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Post Info TOPIC: Field testing the Leupold LTO Tracker.

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Field testing the Leupold LTO Tracker.

I had the pleasure of testing Gadget Bob's Leupold LTO Tracker thermal device this past weekend.  I shared my experience with Skip, who suggested I also share it with all of you gentlemen, in case any of you are considering purchasing one of these devices.  My field report is below, enjoy!

Bob graciously loaned me his Leupold LTO thermal device a couple of weeks ago, for testing and shakedown.  While in East Texas, I conducted a field operation that was quite exhilarating.  At the chime of midnight on Friday evening, I struck out on a foot patrol that lasted about 90 minutes, and covered just over a mile.  I carried the LTO, my SBR with bipod, my foxpro, a headlamp, and a high powered flashlight.  What I didn't carry, and should have, was a gun mounted light.  I have 4 of these, so I have no excuse for not deploying one on this mission.  


On my walk, I used white light as sparingly as possible.  There was no moon, so I couldn't see much, but knew the terrain well enough to safely walk without artificial light.  But, had there been a water moccasin on the ground, I would have stepped on him.   Every couple of minutes, I would stop and scan with the LTO,  then wait 20 or so seconds for my eyes to re-adjust to darkness, and proceed.  The LCD screen on the LTO was very bright, so as I walked, I held it flat against my chest to conceal the light it was emitting.  


Pigs had been doing significant damage around my dads house, so I was actively looking for them.  On my walk however, I mostly saw deer and rabbits.  I spotted 2 coyotes as well, and possibly a fox or bobcat, all I could tell was that it was a smaller sneakier predator than a coyote.  


Eventually, I did find a large pack of pigs, 30-40 I estimate.  I first detected them from about 350 yards, which gave me plenty of time to flank, and get down wind of them.  I spent 15-20 minutes, tip toeing into their midst, and got close enough to hear all the teeth snapping and squealing. When I got close enough that I could see dark spots ahead with my naked eye, I flipped on my head lamp, thinking I was within 30-40 yards.  But that was not the case, the distance was more like 50-60 yards, and the headlamp barely provided the required illumination at that distance.  I could see one pig clearly, and quickly popped her.  That created mass pandemonium, as that pig started squealing like crazy, and the others went running in all directions.  It sounded like a heard of elephants, as they crashed through brush and into barbed wire fences as they bolted away.  'My' pig flopped around for 15-20 seconds and then got up and hobbled away, trailing the others by 100 yards or more.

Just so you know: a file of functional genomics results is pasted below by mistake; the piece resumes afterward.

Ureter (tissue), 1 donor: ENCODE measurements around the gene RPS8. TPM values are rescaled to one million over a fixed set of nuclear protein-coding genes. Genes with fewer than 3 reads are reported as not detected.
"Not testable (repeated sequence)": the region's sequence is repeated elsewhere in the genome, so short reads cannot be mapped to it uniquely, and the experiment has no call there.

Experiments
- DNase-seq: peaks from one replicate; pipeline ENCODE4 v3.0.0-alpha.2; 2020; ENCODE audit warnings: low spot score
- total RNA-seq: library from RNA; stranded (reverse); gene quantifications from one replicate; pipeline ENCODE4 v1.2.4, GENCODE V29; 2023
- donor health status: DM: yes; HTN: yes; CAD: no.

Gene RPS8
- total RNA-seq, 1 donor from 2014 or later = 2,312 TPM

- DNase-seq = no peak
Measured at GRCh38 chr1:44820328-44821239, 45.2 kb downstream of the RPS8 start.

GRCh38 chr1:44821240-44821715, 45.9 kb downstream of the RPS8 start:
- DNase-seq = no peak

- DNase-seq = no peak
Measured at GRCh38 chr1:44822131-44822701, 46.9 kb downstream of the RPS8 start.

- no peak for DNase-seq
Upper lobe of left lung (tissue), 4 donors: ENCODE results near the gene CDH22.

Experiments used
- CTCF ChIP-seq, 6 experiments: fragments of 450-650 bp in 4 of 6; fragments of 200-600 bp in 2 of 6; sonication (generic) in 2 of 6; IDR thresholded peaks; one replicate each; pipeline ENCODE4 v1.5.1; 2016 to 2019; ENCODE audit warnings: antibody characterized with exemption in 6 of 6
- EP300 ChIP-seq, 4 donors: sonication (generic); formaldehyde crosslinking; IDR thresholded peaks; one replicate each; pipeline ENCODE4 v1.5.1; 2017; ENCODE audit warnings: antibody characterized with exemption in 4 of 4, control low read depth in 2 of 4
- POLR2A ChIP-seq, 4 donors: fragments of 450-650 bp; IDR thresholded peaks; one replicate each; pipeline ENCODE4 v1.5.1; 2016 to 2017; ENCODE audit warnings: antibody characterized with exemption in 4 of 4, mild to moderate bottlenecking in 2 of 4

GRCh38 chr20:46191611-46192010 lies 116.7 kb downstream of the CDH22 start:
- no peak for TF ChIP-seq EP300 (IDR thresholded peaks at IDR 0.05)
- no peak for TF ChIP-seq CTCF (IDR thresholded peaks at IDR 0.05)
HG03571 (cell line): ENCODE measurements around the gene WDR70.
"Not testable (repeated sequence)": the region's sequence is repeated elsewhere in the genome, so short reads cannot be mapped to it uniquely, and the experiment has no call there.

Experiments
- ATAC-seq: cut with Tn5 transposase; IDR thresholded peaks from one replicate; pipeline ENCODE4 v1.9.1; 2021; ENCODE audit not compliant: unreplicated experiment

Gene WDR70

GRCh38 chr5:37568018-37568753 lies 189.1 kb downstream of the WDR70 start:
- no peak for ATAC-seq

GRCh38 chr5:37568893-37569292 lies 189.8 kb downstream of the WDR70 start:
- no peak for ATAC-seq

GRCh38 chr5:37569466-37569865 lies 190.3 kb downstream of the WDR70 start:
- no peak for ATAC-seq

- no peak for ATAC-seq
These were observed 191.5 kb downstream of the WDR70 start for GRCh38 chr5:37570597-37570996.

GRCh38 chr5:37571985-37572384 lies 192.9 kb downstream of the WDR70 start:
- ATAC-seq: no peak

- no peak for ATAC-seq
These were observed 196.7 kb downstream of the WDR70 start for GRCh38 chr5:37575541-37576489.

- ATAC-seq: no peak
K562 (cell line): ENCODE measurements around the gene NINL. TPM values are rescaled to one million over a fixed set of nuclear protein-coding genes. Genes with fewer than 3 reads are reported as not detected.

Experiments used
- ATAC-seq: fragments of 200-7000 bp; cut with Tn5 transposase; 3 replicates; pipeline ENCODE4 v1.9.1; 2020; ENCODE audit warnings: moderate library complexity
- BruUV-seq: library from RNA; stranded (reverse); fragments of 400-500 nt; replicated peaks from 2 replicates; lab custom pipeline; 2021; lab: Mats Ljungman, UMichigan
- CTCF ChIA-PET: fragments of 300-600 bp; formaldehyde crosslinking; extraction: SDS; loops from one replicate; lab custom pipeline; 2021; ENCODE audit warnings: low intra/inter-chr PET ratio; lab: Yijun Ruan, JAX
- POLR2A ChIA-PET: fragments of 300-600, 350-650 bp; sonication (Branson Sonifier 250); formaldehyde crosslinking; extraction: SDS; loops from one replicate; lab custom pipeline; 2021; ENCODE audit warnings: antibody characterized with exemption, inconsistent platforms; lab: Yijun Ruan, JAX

I did not fire any follow up shots, because 1) it was after 1AM, 2) I was less than 100 yards from my Aunt Pauline's bedroom window, 3) I had a hard time seeing targets clearly through the scope, and 4) any follow up shots would have been in the general direction of my Dad's house, so I was content to watch them run.  A gun mounted light might have allowed another shot or two.    I watched 'my' pig for a while with the LTO, but lost heat signature due to terrain features.  


I returned to base, having gathered the following knowledge about the LTO:



  • I believe I saw more animals that I would have had I been sweeping the area with visible light.  
  • It is very good at finding large animals, such as deer, pigs and coyotes, I could see them from hundreds of yards away.  
  • For rabbits, not as good, but still possible. 5" tall grass would completely obscure them at 40 yards.
  • For raccoons, not bad, but tree trunks are almost as warm as furry mammals, even on a cool night, (temp in upper 50s).
  • I found a mouse at 15 yards, and an opossum in the open at 20 yards looked neat.  


  • LCD screen is far too bright for this type of operation.  I felt like my face was a beacon in the night every time I looked into the device.  
  • Resolution leaves a lot to be desired.  Any creature beyond 30 or so yards was just a blob.  I was only able to identity by their behavior, or lighting them up with visible light.  The pigs were the exception, as I could see big blobs being trailed by trains of little blobs, and on this quiet night, I could hear them.  This resolution problem could pose a real risk when there is livestock in the vicinity. 
  • It doesn't see through tall grass at all.  That possum at 20 yards disappeared completely when he entered foot tall grass.  
  • Field of view is lacking 


Overall, I think this is neat device, it will add body's to the count, but it is not a miracle device to revolutionize the way we hunt.  I think it would be well suited for sitting in a blind at night, and scanning for critters that are beyond the feeder lights.  A red tinted cover for the LCD screen would be beneficial for all night activities.  I look forward to seeing how we can put this thing to use in West Texas later this year.  


This thing is not intended to be gun mountable, but it does have a cross hair, so maybe it could be, with an adjustable mount for elevation and windage.  


I must say that standing alone in a field with a couple dozen pigs gives one a tinge of uneasiness, but hearing bullet slapping meat, followed by squealing warmed the ****les of my heart.  



Texas Matt

Texas Crow Patrol

Enforcing no fly zones over your valuable crops!



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That was a good read Matt. Enjoyed it.

Always impressed with the TCPs efforts to stay on the leading edge of hunting technology.


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